If I were to paraphrase the above, I believe they're claiming that the membrane absorbs any sudden spikes in the brake pressure (due to abrupt application of brake pressure?) which may initiate a premature wheel lock.
Now it is obvious that this system in no way monitors the wheel speed and hence there's no mechanical control system of any kind at play here.
I believe all this system does is introduces a certain amount of sponginess in the system, kind of like having a certain amount of air in the brake lines (albeit a calculated amount (?) intentionally introduced).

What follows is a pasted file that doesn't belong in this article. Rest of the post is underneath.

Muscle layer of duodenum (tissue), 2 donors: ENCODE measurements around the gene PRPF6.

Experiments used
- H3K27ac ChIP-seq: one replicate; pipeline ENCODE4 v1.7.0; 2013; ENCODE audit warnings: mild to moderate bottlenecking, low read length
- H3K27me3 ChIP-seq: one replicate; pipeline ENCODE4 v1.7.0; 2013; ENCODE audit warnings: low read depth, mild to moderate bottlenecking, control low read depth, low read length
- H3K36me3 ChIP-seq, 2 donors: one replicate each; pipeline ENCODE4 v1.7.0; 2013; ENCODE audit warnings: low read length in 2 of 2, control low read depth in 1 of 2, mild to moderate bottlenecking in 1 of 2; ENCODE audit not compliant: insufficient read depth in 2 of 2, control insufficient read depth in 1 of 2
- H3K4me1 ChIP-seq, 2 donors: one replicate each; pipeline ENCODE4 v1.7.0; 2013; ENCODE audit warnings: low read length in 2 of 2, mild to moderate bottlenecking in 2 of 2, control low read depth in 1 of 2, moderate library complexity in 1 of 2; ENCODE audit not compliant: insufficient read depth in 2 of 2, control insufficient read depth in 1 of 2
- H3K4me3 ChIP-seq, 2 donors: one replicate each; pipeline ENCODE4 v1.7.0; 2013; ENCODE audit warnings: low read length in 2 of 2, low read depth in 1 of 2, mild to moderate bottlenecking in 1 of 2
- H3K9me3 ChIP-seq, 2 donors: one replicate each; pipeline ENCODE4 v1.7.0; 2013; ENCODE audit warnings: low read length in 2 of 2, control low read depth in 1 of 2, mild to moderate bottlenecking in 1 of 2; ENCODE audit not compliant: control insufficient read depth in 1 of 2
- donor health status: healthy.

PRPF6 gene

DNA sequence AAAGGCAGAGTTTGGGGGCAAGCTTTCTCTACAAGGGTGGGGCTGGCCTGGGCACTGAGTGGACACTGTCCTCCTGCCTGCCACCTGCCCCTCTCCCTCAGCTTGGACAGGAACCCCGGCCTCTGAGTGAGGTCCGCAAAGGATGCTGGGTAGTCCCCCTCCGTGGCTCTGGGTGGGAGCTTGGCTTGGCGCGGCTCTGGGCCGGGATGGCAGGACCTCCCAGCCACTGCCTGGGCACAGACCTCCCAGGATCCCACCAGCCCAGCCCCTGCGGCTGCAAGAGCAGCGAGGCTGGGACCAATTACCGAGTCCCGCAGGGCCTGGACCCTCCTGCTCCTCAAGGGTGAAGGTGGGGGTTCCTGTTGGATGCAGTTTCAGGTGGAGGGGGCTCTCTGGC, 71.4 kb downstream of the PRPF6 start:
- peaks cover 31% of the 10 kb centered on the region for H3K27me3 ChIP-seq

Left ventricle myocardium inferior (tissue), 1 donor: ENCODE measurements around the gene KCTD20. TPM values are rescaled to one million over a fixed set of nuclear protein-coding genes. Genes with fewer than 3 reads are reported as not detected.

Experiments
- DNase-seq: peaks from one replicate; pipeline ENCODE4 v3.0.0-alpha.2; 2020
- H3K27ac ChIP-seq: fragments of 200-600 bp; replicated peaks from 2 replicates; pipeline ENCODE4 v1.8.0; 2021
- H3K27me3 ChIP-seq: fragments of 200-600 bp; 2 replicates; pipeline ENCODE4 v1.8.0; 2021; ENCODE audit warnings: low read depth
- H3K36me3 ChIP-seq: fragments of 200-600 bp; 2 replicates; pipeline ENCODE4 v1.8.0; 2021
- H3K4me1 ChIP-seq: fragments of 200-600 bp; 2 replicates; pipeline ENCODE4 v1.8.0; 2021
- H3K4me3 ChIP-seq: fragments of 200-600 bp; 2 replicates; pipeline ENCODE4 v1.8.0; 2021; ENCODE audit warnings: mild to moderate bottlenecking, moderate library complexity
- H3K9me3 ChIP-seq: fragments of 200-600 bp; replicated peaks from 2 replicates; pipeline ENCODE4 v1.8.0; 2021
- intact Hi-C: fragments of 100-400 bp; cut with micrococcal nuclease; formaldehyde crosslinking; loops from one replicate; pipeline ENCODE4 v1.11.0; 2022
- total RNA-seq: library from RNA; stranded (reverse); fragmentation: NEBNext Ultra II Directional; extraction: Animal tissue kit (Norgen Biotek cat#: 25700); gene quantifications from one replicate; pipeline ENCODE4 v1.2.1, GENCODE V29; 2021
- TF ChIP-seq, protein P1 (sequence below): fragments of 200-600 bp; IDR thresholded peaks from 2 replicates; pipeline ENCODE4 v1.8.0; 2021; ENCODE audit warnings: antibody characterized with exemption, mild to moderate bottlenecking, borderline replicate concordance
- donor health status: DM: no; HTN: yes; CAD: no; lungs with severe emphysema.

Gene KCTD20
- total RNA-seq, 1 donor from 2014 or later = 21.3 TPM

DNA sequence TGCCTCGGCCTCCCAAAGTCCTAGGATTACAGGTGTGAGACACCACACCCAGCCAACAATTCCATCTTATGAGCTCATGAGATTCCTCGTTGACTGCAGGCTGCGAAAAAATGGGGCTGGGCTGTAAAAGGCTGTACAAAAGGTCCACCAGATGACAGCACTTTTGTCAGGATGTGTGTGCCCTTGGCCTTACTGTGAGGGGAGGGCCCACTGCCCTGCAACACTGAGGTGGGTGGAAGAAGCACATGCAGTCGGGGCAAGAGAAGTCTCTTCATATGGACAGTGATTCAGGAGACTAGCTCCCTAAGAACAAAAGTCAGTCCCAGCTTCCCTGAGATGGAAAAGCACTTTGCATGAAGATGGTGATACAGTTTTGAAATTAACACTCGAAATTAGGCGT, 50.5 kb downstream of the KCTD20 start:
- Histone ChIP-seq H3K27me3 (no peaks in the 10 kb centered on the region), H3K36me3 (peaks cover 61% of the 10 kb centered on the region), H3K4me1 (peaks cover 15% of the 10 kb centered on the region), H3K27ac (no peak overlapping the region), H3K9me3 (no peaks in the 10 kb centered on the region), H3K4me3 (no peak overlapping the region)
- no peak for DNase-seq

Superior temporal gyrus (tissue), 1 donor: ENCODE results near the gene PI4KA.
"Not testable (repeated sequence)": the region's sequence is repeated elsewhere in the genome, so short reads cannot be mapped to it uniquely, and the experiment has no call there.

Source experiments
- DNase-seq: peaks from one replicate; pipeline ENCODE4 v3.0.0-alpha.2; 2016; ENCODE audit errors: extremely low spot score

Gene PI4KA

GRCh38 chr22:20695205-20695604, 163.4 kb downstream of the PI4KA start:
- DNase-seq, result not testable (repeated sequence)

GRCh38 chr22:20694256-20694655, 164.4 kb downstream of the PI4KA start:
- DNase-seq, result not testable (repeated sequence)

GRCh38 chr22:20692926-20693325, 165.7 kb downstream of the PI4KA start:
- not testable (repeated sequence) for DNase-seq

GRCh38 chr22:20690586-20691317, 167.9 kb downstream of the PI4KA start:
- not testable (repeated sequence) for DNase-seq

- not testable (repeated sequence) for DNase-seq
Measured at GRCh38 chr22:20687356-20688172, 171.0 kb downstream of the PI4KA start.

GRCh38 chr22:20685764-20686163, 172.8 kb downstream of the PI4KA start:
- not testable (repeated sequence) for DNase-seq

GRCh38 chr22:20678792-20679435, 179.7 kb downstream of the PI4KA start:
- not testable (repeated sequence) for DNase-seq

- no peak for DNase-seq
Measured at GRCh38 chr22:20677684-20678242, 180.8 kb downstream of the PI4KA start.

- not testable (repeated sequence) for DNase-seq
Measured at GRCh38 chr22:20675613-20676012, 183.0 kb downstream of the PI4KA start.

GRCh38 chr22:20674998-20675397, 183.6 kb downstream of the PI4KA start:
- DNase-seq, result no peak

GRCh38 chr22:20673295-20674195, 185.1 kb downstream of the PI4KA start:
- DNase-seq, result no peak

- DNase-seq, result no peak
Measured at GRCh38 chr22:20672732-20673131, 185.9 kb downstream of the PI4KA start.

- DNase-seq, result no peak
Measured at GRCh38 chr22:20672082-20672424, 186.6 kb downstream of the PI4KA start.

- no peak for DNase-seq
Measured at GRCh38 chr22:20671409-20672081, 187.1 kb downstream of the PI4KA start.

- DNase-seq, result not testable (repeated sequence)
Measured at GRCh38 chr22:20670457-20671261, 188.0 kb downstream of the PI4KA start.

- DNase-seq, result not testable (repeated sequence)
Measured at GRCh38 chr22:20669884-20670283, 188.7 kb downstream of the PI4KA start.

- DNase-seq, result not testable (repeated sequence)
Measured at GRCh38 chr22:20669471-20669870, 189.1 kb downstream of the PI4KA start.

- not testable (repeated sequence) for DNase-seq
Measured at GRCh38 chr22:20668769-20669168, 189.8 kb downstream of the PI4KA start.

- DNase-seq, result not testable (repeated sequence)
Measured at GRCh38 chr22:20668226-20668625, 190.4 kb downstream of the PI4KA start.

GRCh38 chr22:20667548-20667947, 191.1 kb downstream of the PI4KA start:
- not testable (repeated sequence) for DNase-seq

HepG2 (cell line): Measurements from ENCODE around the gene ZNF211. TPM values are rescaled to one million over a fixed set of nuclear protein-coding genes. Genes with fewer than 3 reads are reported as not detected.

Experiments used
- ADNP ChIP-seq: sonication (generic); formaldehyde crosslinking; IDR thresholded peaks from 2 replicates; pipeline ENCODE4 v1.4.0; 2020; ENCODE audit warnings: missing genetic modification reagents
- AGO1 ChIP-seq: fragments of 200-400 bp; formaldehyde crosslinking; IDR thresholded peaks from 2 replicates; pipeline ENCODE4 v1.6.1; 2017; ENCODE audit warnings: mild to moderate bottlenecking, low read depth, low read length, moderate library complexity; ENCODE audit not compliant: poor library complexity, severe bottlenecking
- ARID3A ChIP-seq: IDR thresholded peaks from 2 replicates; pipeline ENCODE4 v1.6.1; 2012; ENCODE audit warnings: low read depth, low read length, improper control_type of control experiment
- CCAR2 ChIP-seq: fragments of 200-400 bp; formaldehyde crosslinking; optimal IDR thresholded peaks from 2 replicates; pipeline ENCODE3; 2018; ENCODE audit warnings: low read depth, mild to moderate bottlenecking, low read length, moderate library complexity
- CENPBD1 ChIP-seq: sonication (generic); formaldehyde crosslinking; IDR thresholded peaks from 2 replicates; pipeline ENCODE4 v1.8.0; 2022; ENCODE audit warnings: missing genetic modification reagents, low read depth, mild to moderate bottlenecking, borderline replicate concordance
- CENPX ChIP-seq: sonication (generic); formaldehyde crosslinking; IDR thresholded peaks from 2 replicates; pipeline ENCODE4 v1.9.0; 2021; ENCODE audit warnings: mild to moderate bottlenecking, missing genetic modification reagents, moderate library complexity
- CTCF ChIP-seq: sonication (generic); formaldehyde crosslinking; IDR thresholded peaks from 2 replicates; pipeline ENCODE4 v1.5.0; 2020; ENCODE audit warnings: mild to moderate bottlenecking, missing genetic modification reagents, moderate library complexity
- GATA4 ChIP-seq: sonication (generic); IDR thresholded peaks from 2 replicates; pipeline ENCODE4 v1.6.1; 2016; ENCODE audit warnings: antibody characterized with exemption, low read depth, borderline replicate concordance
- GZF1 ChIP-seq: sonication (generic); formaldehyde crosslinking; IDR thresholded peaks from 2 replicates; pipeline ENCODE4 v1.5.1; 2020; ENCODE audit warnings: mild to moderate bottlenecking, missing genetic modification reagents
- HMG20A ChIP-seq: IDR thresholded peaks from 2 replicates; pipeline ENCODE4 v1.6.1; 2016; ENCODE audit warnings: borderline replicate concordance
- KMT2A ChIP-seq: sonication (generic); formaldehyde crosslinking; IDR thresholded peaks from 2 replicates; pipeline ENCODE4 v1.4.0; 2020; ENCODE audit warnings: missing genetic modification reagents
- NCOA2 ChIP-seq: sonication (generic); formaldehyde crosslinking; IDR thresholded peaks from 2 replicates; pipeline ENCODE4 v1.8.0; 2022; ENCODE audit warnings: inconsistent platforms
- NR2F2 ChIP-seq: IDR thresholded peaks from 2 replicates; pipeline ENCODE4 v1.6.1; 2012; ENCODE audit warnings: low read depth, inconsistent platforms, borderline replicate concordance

1. Is there any substance to these scientific sounding claims?
  2. Is there any supporting evidence proving/debunking the above?
  3. Is there any benefit at all or are these potentially dangerous?

EDIT
I understand how ABS systems work, in principle at least. I also understand that this is not a replacement for modern day closed loop feedback based ABS systems which take multiple parameters into account including wheel speed trends apart from just comparing wheel-speeds to each other.
I want to ascertain if this BRAKING-AID is of any good at all even if it doesn't do what is advertised. :)

  • Interesting thread you've created here. I haven't seen these third party applications in the wild yet. Excited to see what the responses might be. – DucatiKiller Jun 3 '15 at 7:29
  • @DucatiKiller oh yes, me too. I haven't seen these either. Surprised at the lack of information on something that modifies a rather critical system. – chilljeet Jun 3 '15 at 13:04